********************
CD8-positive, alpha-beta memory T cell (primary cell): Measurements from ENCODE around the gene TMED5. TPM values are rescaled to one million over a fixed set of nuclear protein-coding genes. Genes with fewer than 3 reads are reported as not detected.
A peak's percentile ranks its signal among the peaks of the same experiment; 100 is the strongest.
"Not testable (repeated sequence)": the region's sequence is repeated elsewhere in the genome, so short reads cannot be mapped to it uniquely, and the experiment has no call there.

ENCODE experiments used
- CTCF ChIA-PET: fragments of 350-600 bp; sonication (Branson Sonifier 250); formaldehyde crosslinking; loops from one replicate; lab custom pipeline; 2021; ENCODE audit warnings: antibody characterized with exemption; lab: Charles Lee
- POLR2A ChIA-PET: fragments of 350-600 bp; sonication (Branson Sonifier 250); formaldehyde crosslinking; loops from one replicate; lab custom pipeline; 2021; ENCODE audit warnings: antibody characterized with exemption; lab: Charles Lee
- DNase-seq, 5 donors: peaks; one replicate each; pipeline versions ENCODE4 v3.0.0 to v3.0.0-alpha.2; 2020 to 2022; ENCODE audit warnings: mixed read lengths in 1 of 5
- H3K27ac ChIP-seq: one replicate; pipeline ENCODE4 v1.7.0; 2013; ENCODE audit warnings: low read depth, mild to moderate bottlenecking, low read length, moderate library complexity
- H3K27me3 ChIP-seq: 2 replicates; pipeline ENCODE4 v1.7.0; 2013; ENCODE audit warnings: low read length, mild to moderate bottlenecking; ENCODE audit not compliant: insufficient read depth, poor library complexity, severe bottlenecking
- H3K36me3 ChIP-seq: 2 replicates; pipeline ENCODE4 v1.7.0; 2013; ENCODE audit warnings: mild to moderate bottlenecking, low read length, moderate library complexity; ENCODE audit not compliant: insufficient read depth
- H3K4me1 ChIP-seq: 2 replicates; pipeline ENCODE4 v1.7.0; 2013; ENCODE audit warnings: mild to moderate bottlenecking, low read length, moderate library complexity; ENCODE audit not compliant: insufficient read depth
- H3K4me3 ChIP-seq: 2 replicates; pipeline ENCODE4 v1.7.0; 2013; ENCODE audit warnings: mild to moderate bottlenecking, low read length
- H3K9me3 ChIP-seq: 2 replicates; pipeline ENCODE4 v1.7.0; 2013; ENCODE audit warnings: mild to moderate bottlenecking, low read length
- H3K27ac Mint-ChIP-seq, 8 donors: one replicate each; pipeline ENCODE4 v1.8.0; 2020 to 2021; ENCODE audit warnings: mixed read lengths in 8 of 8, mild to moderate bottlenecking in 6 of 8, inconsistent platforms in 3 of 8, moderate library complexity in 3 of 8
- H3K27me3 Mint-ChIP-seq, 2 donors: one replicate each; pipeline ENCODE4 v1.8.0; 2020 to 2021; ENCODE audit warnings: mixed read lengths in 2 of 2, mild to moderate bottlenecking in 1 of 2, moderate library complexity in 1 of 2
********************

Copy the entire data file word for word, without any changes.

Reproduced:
CD8-positive, alpha-beta memory T cell (primary cell): Measurements from ENCODE around the gene TMED5. TPM values are rescaled to one million over a fixed set of nuclear protein-coding genes. Genes with fewer than 3 reads are reported as not detected.
A peak's percentile ranks its signal among the peaks of the same experiment; 100 is the strongest.
"Not testable (repeated sequence)": the region's sequence is repeated elsewhere in the genome, so short reads cannot be mapped to it uniquely, and the experiment has no call there.

ENCODE experiments used
- CTCF ChIA-PET: fragments of 350-600 bp; sonication (Branson Sonifier 250); formaldehyde crosslinking; loops from one replicate; lab custom pipeline; 2021; ENCODE audit warnings: antibody characterized with exemption; lab: Charles Lee
- POLR2A ChIA-PET: fragments of 350-600 bp; sonication (Branson Sonifier 250); formaldehyde crosslinking; loops from one replicate; lab custom pipeline; 2021; ENCODE audit warnings: antibody characterized with exemption; lab: Charles Lee
- DNase-seq, 5 donors: peaks; one replicate each; pipeline versions ENCODE4 v3.0.0 to v3.0.0-alpha.2; 2020 to 2022; ENCODE audit warnings: mixed read lengths in 1 of 5
- H3K27ac ChIP-seq: one replicate; pipeline ENCODE4 v1.7.0; 2013; ENCODE audit warnings: low read depth, mild to moderate bottlenecking, low read length, moderate library complexity
- H3K27me3 ChIP-seq: 2 replicates; pipeline ENCODE4 v1.7.0; 2013; ENCODE audit warnings: low read length, mild to moderate bottlenecking; ENCODE audit not compliant: insufficient read depth, poor library complexity, severe bottlenecking
- H3K36me3 ChIP-seq: 2 replicates; pipeline ENCODE4 v1.7.0; 2013; ENCODE audit warnings: mild to moderate bottlenecking, low read length, moderate library complexity; ENCODE audit not compliant: insufficient read depth
- H3K4me1 ChIP-seq: 2 replicates; pipeline ENCODE4 v1.7.0; 2013; ENCODE audit warnings: mild to moderate bottlenecking, low read length, moderate library complexity; ENCODE audit not compliant: insufficient read depth
- H3K4me3 ChIP-seq: 2 replicates; pipeline ENCODE4 v1.7.0; 2013; ENCODE audit warnings: mild to moderate bottlenecking, low read length
- H3K9me3 ChIP-seq: 2 replicates; pipeline ENCODE4 v1.7.0; 2013; ENCODE audit warnings: mild to moderate bottlenecking, low read length
- H3K27ac Mint-ChIP-seq, 8 donors: one replicate each; pipeline ENCODE4 v1.8.0; 2020 to 2021; ENCODE audit warnings: mixed read lengths in 8 of 8, mild to moderate bottlenecking in 6 of 8, inconsistent platforms in 3 of 8, moderate library complexity in 3 of 8
- H3K27me3 Mint-ChIP-seq, 2 donors: one replicate each; pipeline ENCODE4 v1.8.0; 2020 to 2021; ENCODE audit warnings: mixed read lengths in 2 of 2, mild to moderate bottlenecking in 1 of 2, moderate library complexity in 1 of 2